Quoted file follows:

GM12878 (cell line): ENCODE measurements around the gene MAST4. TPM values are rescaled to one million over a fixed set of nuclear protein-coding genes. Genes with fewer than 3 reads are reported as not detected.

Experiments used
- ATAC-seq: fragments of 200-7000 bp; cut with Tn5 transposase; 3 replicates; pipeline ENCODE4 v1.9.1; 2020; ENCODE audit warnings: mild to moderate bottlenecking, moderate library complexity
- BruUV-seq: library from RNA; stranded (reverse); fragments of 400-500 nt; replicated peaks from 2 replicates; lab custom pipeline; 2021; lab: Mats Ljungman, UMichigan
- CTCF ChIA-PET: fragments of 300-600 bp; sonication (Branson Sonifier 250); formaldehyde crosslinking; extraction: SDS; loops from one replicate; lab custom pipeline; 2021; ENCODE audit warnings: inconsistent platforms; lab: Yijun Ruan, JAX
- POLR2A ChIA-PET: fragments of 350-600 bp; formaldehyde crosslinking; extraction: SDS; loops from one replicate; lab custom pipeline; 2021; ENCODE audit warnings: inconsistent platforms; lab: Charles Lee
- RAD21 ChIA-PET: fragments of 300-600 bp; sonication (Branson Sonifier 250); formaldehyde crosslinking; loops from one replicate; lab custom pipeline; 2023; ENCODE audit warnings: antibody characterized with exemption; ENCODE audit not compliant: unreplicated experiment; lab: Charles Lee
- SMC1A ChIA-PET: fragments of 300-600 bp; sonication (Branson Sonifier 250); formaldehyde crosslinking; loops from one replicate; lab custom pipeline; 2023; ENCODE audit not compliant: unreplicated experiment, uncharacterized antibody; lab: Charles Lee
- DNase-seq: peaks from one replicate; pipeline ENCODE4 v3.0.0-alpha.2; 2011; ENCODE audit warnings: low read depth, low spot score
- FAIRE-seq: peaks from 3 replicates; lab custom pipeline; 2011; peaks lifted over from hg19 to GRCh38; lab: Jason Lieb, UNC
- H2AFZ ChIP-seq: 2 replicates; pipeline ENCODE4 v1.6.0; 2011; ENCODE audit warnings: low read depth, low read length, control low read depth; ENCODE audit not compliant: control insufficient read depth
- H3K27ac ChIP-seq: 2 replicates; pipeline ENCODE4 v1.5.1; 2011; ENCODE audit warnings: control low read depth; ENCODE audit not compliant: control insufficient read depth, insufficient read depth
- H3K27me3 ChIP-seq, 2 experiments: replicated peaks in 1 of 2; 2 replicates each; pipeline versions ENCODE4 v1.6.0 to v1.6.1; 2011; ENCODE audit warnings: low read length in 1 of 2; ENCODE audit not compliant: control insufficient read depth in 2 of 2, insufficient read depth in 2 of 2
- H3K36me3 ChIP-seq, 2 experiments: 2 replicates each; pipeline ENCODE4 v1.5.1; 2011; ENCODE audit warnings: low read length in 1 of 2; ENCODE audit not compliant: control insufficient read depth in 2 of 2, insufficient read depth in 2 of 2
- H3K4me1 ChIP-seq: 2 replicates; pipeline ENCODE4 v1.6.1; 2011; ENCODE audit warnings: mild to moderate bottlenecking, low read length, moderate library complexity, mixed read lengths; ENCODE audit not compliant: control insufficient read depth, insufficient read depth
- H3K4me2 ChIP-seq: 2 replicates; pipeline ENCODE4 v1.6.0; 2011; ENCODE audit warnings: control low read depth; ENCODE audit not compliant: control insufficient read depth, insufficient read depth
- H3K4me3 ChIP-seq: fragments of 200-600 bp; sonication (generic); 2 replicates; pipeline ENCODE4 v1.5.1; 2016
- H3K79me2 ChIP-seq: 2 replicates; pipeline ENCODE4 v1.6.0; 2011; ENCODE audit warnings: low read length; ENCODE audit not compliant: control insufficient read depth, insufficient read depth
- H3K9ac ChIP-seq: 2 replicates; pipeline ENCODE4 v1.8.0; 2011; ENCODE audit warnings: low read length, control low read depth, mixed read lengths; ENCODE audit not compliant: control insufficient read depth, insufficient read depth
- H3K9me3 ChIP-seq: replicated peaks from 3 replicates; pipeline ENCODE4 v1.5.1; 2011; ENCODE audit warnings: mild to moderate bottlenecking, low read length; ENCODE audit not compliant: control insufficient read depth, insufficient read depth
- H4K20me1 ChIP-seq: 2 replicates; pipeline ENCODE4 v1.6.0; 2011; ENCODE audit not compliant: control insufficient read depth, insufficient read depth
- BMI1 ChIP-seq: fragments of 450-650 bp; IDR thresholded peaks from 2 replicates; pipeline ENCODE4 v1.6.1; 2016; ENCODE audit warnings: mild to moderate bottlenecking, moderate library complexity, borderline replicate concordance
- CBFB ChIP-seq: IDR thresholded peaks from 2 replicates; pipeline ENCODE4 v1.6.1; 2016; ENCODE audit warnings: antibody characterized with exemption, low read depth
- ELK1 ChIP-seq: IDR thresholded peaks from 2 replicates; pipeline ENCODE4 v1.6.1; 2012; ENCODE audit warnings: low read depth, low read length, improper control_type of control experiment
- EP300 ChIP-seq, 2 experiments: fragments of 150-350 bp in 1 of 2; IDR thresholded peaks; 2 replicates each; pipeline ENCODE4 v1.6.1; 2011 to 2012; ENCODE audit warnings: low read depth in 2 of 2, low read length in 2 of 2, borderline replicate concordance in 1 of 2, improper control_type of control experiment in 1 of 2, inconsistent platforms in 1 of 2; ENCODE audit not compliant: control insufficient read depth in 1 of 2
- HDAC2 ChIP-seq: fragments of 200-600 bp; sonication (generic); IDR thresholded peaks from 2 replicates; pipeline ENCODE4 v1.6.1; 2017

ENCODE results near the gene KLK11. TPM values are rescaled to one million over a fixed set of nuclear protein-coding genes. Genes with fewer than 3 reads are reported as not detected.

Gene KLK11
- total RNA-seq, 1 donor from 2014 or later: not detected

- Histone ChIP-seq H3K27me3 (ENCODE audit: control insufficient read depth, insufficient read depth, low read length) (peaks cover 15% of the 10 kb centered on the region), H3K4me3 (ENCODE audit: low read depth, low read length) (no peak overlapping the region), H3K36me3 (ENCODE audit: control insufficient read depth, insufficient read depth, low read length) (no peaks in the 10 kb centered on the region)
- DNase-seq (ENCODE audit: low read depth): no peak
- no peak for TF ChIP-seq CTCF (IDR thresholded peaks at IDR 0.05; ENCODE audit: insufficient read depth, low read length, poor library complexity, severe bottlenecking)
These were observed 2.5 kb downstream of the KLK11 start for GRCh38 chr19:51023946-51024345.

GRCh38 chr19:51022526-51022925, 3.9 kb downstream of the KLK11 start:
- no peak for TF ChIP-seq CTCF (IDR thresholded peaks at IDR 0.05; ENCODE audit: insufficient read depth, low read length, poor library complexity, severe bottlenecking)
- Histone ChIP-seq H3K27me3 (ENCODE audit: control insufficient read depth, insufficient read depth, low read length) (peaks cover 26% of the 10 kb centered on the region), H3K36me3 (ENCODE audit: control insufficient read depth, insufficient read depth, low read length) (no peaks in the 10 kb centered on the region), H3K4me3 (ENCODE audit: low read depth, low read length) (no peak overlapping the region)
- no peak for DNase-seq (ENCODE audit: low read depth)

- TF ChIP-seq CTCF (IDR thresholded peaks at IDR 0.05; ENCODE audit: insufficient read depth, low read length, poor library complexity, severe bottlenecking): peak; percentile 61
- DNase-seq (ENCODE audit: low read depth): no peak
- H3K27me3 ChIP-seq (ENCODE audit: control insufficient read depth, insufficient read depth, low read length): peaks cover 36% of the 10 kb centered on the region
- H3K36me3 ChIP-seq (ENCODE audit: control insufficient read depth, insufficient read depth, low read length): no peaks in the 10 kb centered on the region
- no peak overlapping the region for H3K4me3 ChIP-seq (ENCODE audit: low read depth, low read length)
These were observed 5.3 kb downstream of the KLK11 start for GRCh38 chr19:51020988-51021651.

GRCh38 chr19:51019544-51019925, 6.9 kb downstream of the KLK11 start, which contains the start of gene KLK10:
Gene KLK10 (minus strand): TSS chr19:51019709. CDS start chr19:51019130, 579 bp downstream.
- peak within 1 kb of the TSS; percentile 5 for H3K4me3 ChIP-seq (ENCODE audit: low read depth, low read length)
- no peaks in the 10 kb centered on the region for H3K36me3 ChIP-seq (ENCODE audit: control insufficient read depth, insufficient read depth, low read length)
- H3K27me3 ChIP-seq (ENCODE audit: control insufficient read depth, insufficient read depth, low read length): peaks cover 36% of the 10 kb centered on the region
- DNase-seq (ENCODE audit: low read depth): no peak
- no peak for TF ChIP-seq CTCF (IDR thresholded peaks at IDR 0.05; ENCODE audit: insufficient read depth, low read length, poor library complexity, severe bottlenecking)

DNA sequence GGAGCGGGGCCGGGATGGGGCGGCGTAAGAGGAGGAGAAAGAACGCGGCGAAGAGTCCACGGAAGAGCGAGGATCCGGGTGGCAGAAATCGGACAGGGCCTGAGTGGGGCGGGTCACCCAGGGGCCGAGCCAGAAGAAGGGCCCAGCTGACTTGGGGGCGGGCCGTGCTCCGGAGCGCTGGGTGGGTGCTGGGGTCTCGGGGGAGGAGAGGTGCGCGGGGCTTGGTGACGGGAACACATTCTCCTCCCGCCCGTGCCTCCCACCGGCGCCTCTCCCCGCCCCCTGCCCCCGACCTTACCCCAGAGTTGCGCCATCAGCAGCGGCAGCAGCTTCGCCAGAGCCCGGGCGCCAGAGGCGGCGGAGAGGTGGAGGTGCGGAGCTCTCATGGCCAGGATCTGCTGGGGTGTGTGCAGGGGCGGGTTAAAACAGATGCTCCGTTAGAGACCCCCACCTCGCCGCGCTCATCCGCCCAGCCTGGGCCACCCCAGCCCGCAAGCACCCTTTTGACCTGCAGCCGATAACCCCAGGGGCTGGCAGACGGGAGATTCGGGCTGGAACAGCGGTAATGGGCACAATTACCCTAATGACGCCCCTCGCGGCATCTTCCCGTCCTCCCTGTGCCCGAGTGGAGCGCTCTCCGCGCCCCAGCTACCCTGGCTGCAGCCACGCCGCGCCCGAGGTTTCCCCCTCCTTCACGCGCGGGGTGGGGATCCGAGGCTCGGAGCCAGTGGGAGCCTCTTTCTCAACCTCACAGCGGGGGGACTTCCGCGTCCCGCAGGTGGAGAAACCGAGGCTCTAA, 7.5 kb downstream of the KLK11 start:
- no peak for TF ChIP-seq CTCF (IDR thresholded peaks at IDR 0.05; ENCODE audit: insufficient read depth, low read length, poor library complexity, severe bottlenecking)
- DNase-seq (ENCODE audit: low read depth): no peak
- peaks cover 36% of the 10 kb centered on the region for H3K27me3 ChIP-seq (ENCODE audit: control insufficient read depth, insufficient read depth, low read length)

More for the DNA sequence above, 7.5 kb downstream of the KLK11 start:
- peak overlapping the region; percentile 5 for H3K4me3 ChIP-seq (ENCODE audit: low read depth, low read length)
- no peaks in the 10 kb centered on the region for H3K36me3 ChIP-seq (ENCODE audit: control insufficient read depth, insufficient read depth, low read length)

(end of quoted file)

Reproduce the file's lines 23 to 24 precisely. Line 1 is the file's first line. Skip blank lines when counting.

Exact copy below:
- CBFB ChIP-seq: IDR thresholded peaks from 2 replicates; pipeline ENCODE4 v1.6.1; 2016; ENCODE audit warnings: antibody characterized with exemption, low read depth
- ELK1 ChIP-seq: IDR thresholded peaks from 2 replicates; pipeline ENCODE4 v1.6.1; 2012; ENCODE audit warnings: low read depth, low read length, improper control_type of control experiment